Friday, August 04, 2017

A complex of three tea rooms and a reception room

This building is a landmark at Shirotori Garden.
It consists of three tea rooms and one reception room.
The whole complex is called “Seiu-tei”, which literally means “a pure feather house”.
It's fascinating because the overhead view of the complex depicts a white bird spreading its wings to touch down on water.

The tea room on your right is the head of the bird. The corridor symbolizes its neck and the reception room symbolizes its body. The two tea rooms are its wings.
Another unique point about Seiu-tei is that it was built on the edge of the pond, which is not such a common location for a tea house.
When you attend a tea ceremony and sit in a small tatami room, the pond comes into view through the window.
You may feel as if you are attending a tea gathering on a floating boat as you can feel a nice breeze from the pond.

Tuesday, July 18, 2017

A view from Yuhintei Arbor

As it is generally true for many Japanese gardens, Shirotori garden also depicts the landscape of the central Japan, which is so crucial in talking about the history of this region.

The big fir tree and the stand of trees in the far distance represents the Kiso mountains in Gifu prefecture, which produces good quality of Japanese cedar lumber.
Pine trees along the river banks in the middle distance portray a fertile riverside district of rice paddies called the Suigo area in Aichi prefecuture.

With the woody hills in the far distance and the pine trees in the middle, the view from Yuhin-tei Arbor becomes much alive and dynamic as it is in real life.

Watching the colorful koi (carp) fish swimming and approaching gracefully is a special treat and is very relaxing.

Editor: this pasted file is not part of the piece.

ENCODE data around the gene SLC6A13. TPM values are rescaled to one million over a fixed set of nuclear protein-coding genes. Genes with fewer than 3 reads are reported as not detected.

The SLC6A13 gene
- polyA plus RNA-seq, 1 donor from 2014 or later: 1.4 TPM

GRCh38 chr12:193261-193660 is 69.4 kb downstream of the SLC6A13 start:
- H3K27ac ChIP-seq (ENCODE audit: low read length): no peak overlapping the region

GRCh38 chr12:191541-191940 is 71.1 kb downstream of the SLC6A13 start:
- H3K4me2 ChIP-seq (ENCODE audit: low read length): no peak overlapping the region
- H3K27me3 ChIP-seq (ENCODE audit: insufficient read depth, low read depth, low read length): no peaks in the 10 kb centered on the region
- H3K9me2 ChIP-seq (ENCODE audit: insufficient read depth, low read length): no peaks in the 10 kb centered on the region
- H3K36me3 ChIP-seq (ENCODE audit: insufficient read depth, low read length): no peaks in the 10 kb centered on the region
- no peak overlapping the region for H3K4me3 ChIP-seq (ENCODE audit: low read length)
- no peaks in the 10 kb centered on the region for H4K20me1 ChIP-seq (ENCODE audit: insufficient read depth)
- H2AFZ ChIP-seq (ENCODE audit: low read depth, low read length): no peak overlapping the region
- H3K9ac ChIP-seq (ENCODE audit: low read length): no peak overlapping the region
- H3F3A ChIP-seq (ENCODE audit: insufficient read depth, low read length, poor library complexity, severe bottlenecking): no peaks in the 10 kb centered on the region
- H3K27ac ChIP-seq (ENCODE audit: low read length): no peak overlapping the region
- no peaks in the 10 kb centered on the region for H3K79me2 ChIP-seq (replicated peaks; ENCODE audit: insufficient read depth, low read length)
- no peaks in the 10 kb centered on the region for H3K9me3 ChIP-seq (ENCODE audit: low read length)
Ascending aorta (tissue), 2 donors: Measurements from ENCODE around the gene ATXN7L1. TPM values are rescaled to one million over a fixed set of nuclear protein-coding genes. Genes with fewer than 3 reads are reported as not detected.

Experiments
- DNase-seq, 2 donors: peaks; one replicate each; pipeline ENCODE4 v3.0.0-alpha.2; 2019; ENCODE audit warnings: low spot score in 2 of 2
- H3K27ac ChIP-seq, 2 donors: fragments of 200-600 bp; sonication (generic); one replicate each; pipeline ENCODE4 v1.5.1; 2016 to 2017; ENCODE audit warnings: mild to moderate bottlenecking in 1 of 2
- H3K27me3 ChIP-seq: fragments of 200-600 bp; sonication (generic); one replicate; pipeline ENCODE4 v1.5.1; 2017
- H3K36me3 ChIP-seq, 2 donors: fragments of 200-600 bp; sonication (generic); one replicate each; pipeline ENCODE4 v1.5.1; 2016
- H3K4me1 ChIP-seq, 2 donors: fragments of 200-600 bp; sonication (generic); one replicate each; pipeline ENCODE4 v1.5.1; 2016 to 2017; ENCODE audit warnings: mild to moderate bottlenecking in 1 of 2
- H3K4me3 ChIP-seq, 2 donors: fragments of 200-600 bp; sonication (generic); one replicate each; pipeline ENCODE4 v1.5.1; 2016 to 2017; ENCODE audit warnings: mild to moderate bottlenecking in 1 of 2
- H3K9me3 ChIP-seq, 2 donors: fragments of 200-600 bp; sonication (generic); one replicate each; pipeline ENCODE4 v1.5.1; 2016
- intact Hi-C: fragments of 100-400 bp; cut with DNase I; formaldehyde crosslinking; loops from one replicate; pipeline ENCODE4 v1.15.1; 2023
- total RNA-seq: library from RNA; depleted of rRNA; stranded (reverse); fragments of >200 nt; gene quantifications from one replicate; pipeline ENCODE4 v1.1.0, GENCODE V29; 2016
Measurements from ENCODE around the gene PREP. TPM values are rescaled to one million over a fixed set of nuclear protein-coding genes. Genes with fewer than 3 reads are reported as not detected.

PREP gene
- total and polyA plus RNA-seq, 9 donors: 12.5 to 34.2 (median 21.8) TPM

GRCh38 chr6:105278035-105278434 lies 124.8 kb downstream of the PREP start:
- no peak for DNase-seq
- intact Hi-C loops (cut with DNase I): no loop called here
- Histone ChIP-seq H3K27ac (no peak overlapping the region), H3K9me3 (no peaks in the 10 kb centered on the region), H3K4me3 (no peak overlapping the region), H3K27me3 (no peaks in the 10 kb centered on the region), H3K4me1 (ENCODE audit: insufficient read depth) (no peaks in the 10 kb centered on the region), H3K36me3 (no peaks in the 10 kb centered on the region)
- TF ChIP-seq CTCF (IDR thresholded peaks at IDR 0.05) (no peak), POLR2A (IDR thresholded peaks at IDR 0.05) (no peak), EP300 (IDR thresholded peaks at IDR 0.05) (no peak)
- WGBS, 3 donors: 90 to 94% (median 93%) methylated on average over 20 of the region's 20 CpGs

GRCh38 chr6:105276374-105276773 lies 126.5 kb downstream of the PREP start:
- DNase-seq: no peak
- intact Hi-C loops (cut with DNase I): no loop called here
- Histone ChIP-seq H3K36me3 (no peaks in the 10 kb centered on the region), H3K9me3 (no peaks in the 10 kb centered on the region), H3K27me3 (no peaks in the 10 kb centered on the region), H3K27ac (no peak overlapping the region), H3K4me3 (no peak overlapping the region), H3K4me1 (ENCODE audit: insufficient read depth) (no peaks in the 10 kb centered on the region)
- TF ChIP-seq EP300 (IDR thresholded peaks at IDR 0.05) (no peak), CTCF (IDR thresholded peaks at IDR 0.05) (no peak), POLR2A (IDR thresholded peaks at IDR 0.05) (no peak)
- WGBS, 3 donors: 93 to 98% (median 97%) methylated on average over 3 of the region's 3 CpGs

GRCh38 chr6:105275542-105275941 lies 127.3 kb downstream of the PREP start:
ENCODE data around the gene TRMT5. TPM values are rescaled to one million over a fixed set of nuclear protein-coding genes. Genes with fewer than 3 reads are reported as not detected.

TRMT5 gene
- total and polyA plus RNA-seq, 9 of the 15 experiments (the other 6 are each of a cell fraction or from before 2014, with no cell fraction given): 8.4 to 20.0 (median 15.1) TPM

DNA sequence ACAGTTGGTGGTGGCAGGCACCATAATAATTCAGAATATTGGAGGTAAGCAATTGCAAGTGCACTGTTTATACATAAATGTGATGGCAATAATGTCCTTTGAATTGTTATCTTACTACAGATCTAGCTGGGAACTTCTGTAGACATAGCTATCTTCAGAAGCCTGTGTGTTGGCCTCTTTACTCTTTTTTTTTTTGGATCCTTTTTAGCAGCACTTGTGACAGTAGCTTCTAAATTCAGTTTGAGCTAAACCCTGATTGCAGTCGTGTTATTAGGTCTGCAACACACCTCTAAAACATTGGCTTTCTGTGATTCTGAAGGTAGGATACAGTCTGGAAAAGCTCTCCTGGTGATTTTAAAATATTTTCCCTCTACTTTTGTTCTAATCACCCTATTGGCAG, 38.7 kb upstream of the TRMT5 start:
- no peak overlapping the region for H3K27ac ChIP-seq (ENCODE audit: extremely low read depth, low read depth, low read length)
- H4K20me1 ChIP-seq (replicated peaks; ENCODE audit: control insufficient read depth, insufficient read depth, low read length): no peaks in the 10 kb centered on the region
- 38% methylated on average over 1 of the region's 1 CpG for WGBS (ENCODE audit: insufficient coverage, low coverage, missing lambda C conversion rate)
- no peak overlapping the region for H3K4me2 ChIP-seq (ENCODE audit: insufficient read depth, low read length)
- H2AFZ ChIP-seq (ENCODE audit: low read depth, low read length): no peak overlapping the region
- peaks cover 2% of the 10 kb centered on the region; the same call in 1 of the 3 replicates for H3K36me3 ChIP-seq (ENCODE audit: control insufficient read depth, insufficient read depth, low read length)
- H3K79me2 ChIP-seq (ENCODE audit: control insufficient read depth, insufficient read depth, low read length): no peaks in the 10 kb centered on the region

Visitors are always fascinated by the grand view from here in every season, such as the cherry blossoms on weeping branches in spring, the hydrangea flowers in early summer, the autumn foliage and the pine trees tied with rope in winter.

Tuesday, July 11, 2017

The main gate to Shirotori Garden

Take a look at the entrance gate to Shirotori garden.
An interesting point to notice is the curve of the roof just above the entrance.
It is traditional Japanese carpentry work called 「唐破風」(karahafu).

Since elegant shapes were very much favored by feudal lords, it added more value to the building when this style was used.

There is another factor why it was often used at the entrance of traditional buildings such as castles, temples, shrines and palaces.

On rainy days, a curved line lets falling rain run to both ends of the curve, which prevents guests from getting wet from water running of the roof edge above the entrance.
So, the designer of the garden used this style for the benefit of visitors on rainy days.

Saturday, July 08, 2017

The way we name this little plant

 These flowers are called "lizard's tail" in English. Isn't it a "lovely" name? 
It was named so since the drooping flower depicts a lizard's tail, they say.

On the other hand, 半化粧 (はんげしょう)is a Japanese name for these white, slender and drooping flowers. The most beautiful part of this plant is that some leaves have white splashes on the surface as if a woman were putting powder on her face to meet her loved one. That is why we call it "han-ge-shou", which literally means " putting makeup on halfway" in Japanese.
So romantic, isn't it? They delighted my eyes this afternoon at Shirotori Japanese Garden.

Monday, July 03, 2017

To my favorite blogger ☆Sapphire